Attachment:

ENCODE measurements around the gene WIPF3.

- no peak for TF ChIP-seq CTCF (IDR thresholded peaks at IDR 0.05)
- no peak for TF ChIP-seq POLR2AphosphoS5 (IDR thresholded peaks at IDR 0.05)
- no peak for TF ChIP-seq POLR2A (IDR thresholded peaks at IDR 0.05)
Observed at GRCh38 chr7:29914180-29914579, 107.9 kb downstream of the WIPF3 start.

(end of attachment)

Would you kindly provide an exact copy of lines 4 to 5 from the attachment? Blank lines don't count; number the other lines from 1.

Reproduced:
- no peak for TF ChIP-seq POLR2A (IDR thresholded peaks at IDR 0.05)
Observed at GRCh38 chr7:29914180-29914579, 107.9 kb downstream of the WIPF3 start.